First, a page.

Lincoln-Douglas Debates Digital Classroom Lesson Plans

Overview: The lesson plans here are augmented to match the primary document material on the Dickinson College web site, the Lincoln-Douglas Debates Digital Classroom. Before you begin implementation of these lessons you will need to make yourself familiar with the documents related to the 1858 Lincoln-Douglas debates found on the web site. These lessons will help your students to view the 1858 debates, in part, through the prism of contemporary 21st century American eyes, with a keen look back at the past. A question you may want to have your students consider when they have completed the lessons is this: What are the similarities in American politics today to those of the mid-19th century and what are the differences?

LESSON 1 1. Have students read through the text of some of the words from Lincoln and Douglas at each of the debates. a. Text of Lincoln Douglas Debates – http://teachingamericanhistory.org/library/index.asp? subcategory=142

2. Have students create newspaper articles covering the different debates, representing Republican and Democratic view points. Not only should students report on specifics, like weather, crowd size, crowd reaction, pomp, pageantry etc., but they should also include an opinion type piece reflecting their papers particular viewpoint. a. Primary Sources related to Lincoln Douglas Debates – http://housedivided.dickinson.edu/debates/research.html

3. Students should give their newspapers names 4. Students should design an appropriate masthead and submit a front page reproduction in the style of those found in Illinois in 1858. 5. Students might want to consider taking a position from newspapers in different parts of the country, like New York, Boston, Philadelphia, Charleston, etc. making sure those papers reflect the tenor of the times. LESSON 2 1. Have students look through a variety of the materials on the web site and form an opinion about either Lincoln or Douglas.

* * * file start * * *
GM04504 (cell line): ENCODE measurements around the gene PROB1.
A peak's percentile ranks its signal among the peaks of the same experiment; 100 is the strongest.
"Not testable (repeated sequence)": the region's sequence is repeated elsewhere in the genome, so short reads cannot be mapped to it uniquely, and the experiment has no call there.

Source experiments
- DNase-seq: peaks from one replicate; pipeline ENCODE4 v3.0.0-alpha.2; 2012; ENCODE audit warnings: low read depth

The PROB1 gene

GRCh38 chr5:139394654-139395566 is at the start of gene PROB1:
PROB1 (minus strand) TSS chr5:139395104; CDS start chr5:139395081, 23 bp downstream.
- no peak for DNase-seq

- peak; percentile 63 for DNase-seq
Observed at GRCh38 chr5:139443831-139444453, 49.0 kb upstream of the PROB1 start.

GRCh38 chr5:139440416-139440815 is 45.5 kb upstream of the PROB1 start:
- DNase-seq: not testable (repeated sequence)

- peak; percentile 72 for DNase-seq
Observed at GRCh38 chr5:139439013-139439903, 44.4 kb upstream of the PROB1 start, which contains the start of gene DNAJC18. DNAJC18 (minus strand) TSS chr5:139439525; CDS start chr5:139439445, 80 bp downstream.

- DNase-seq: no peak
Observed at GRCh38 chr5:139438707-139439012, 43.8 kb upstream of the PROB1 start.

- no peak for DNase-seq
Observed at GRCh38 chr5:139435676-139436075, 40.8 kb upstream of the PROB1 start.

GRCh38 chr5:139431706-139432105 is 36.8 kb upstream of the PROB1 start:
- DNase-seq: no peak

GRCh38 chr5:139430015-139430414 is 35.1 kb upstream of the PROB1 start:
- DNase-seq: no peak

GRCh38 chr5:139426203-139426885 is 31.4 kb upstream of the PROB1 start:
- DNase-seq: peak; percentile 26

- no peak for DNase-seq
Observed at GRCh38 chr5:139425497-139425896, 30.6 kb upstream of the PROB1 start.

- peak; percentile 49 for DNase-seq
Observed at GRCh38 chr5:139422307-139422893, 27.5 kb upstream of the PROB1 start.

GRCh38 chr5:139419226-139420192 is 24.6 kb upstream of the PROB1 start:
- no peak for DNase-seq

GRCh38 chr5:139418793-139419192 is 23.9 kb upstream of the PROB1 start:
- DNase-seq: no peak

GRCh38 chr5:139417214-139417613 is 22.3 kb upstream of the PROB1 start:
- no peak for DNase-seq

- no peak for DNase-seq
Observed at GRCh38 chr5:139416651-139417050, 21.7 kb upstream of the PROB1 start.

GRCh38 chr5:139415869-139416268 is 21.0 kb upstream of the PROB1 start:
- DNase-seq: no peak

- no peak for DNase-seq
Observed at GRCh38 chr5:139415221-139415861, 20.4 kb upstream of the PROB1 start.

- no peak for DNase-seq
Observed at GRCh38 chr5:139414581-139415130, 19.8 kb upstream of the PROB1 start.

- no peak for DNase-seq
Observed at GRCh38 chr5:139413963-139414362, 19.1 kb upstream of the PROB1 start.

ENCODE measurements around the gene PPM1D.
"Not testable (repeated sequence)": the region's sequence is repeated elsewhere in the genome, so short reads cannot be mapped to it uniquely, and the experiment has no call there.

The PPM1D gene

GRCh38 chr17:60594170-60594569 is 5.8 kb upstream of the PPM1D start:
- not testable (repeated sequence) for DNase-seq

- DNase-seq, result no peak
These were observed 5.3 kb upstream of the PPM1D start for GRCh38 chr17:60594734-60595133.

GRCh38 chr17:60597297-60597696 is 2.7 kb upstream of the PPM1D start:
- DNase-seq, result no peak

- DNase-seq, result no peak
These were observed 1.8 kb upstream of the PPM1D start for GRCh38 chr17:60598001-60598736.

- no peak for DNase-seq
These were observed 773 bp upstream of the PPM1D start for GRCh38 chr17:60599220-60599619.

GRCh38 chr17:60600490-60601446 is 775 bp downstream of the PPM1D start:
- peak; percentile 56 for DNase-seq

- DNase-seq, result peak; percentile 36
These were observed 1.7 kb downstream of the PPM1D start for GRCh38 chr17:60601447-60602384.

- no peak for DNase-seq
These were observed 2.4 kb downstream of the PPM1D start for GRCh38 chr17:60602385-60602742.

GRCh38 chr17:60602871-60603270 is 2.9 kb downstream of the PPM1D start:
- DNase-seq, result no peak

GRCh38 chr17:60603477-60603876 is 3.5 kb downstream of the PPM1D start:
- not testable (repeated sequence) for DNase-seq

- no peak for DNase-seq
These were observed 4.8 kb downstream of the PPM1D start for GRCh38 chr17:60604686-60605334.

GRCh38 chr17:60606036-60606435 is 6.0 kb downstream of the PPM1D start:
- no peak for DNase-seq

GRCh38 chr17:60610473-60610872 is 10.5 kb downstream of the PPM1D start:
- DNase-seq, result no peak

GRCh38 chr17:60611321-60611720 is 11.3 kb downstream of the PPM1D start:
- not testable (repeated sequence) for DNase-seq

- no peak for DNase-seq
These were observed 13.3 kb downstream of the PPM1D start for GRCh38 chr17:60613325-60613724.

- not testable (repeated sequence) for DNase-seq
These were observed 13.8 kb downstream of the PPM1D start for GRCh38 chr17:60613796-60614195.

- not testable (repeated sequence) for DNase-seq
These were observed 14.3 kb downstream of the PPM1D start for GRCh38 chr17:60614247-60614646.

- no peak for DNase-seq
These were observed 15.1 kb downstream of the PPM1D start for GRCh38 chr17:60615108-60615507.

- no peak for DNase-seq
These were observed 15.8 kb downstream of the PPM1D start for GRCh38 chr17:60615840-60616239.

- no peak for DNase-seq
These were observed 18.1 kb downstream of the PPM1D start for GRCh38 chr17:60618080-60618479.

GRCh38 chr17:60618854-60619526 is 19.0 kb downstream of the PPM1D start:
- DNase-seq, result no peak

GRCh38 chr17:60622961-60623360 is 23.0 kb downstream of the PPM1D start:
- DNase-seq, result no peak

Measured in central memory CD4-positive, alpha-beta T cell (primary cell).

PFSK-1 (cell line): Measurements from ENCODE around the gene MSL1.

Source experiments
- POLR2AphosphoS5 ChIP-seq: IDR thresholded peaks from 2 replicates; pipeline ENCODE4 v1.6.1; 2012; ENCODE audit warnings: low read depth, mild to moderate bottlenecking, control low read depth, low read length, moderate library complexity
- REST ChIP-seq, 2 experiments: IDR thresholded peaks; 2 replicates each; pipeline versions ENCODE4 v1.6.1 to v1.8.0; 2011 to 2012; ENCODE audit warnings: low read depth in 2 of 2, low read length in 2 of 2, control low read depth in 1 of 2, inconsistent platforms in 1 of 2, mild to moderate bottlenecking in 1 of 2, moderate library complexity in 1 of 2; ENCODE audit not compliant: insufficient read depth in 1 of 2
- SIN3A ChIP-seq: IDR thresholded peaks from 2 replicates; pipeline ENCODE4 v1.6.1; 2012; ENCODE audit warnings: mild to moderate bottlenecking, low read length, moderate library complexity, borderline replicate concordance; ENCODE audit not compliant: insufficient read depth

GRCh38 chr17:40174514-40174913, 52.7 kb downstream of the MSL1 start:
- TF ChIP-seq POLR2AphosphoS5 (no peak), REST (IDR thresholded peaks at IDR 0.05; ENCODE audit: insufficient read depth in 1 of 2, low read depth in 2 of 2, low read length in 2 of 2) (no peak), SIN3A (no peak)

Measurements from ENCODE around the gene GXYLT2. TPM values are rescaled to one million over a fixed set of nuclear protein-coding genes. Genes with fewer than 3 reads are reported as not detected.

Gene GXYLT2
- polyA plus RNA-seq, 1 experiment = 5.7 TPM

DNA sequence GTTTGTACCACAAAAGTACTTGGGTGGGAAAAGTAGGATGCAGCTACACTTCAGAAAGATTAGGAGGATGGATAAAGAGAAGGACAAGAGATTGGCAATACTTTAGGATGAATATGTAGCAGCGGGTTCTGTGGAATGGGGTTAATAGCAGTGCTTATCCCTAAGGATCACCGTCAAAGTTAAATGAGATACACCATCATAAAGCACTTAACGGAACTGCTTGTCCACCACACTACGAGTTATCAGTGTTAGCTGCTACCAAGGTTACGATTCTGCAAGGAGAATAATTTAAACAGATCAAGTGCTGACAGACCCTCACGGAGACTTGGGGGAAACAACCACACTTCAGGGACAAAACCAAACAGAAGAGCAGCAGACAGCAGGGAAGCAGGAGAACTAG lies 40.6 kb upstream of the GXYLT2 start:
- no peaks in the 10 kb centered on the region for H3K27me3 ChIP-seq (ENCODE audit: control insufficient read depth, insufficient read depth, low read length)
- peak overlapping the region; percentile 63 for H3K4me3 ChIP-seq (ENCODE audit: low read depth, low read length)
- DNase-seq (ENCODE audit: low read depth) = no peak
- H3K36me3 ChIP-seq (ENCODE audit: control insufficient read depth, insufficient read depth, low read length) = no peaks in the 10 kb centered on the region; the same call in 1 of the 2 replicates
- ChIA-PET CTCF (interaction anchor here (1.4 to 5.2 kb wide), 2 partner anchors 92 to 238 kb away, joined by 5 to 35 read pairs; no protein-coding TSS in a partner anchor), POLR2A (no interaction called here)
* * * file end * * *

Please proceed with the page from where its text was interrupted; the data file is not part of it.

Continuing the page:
a. http://housedivided.dickinson.edu/debates/index.html 2. Ask students to draw an original political cartoon based on one of the particular debates, in which they must demonstrate by providing evidence in their illustration pertinent to their specific debate; for example for Freeport something about the Freeport Doctrine or for Jonesboro something about Lincoln’s attitude expressed their about race relations, etc. LESSON 3 1. Break students into seven groups, each one representing one of the debates and Lincoln and Douglas. 2. Have students use the web site to research their assigned debate. 3. Have students produce a contemporary television style add based on each debates outcome and on the views of each candidate expressed on those debates. Caution students to use language that is sensitive to our sensibilities, but remains accurate to the historical record of each debate. 4. Watch the student productions. There should be a total of 14. 5. Next have students examine clips of contemporary candidates running for political office television ads. 6. Have students write a critique comparing and contrasting how politics and political issues were presented to Americans in 1858 compared with presentations today. What is different? What is similar?

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